#DiGiWriMo – November 11

Events of the day snatched my attention away from unhealthy dwelling on election post-mortem discussions.

I woke up early to do some reading (I generally go to bed around 9, then get up around 2 to do a couple hours of reading, then back to bed until sunrise) and discovered that Leonard Cohen had passed away. I have been a huge Leonard Cohen fan for many years, but it all started late in the 70’s with the Roberta Flack covers of Suzanne and That’s No Way to Say Goodbye. From there on, I was a die-hard Cohen fan. Years later, my friend Noha Fekry did a cover of Dance Me To the End of Love, a Leonard Cohen song I had never heard up to that point, at a club in Zamalek (Cairo). The lyrics knocked me off my feet.

Never saw him in concert, though.

I came to appreciate Cohen as a poet, as a poet would appreciate another poet and his poetry. There is a lot to say, a lot of poetry to sample, but I’ve already posted a bunch to Facebook and Twitter today, so I’ll spare you, dear blog reader. Meanwhile, here is a poem from the archives that is part of a series I wrote following the death of a different poet. It may also be applicable today:

What if poetry is speaking in tongues,
and tomorrow – the tomorrow of our dreams –
is really yesterday, or the day before? 

And what if time dislocates itself
from time to time, like water,
always seeking its own level?

And what if we live and love inside
a closed box, where freedom and justice
are just optical illusions,
dream-like holograms of hope?

And what if poetry is speaking in tongues,
and homeless shelters and prisons
our true condition, an accurate depiction
of our feeble, temporal existence? 

And what if poetry is speaking in tongues,
and pure information our medium of exchange,
transmitted exclusively by a holy kiss?

Here is the whole series.

Today was Armistice Day, also known as Veteran’s Day.  By luck I stumbled upon this Leonard Cohen reading of a famous World War 1 poem by John McCrae, In Flanders Fields:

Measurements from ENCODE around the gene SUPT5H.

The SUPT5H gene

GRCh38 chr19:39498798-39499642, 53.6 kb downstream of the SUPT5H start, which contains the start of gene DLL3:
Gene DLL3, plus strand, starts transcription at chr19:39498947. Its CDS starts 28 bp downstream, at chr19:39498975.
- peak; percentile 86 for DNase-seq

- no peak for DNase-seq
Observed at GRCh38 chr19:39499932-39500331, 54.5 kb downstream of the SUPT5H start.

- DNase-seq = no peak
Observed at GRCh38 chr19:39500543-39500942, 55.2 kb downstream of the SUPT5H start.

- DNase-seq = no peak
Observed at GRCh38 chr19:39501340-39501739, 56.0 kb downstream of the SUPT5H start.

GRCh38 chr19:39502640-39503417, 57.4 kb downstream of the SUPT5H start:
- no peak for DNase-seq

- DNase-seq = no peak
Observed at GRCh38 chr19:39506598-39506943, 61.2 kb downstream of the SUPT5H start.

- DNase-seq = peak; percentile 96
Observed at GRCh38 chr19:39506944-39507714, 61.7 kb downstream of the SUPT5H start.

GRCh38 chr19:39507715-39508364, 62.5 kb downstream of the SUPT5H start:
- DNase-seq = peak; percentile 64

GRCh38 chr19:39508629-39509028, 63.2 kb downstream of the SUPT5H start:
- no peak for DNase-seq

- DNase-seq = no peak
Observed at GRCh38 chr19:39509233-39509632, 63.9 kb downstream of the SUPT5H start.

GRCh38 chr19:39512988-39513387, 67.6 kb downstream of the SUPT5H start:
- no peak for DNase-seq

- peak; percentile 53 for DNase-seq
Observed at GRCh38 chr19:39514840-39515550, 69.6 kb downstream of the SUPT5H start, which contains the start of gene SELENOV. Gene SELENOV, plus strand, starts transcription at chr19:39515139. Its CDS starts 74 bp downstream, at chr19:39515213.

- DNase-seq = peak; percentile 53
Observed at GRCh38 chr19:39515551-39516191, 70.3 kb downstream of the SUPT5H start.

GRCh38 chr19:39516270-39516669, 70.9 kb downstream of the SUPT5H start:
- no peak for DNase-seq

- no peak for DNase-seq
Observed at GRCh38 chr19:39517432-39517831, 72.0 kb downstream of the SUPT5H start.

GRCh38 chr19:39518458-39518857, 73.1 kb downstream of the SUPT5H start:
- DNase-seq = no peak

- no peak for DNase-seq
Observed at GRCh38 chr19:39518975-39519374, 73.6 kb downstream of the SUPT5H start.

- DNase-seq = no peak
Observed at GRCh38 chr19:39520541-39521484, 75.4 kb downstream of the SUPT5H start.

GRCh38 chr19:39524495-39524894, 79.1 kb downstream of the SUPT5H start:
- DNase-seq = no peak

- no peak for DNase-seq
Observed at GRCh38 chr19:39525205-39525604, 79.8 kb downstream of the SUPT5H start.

Not everybody gets to call themselves “veteran.” It is an honorable title, though often I look back and ask myself what the hell was I thinking when I decided to join up and when I decided to stay and get the commission. Maybe it is a common introspection. But hey, no regrets.

Still, in dreams 20 years later, I often am on a ship at sea, or scenes transpose (as they do in dreams) and I end up on a ship, in an engine room, or dealing with some shipboard equipment malfunction.  It is a debt I pay, and a benefit, and an inheritance of sorts.

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6 thoughts on “#DiGiWriMo – November 11

  1. Very touching. Memories of my big sister strumming the guitar and learning the lyric with her, “Suzanne takes you down to her place by the river…” And honoring my father’s memory today. He was a Korean War veteran that began to tell about his combat memories only once he turned 80, and then only to his fellow vets at a group at the VA hospital, and my to my husband. I still don’t know what all he experienced . Fueled by that and recent events, I read my poem “Bitter Tears (for Mahmoud Darwish , September 2016)” for an online radio show this morning. Poets reflecting and sharing work from Oakland to Florida to East St . Louis to Harlem. Yes, indeed, “what if poetry is speaking in tongues”–thank you Ray for that.

    Liked by 1 person

  2. Yes, I sometimes wonder, what was I thinking when I signed the line. But I don’t regret my service in the Army National Guard. I learned more about how the world works … and learned about myself in the process.
    Kevin

    Liked by 1 person

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